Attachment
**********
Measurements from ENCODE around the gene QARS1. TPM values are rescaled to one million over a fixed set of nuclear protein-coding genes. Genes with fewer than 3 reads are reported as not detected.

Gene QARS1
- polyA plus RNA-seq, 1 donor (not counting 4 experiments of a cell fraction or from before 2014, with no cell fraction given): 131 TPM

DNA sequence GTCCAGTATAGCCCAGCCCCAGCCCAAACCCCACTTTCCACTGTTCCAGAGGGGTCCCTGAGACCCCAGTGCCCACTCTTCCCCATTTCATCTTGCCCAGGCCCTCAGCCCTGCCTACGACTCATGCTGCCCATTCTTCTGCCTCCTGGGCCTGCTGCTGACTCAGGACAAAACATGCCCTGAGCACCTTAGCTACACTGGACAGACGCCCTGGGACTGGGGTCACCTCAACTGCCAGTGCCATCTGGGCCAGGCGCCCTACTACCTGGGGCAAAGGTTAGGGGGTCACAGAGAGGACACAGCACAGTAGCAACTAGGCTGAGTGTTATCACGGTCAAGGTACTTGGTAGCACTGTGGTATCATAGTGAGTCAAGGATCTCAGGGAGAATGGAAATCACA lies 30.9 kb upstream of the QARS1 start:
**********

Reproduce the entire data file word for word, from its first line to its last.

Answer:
Measurements from ENCODE around the gene QARS1. TPM values are rescaled to one million over a fixed set of nuclear protein-coding genes. Genes with fewer than 3 reads are reported as not detected.

Gene QARS1
- polyA plus RNA-seq, 1 donor (not counting 4 experiments of a cell fraction or from before 2014, with no cell fraction given): 131 TPM

DNA sequence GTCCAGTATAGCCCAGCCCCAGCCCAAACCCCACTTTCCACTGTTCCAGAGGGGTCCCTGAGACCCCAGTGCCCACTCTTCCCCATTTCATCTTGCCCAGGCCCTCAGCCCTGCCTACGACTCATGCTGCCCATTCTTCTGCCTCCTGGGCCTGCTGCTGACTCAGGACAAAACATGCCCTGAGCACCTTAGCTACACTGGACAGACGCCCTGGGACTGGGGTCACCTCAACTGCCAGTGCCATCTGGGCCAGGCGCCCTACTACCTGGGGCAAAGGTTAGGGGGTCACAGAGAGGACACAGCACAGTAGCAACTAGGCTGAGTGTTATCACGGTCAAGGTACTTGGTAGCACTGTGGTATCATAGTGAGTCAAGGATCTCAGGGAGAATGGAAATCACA lies 30.9 kb upstream of the QARS1 start: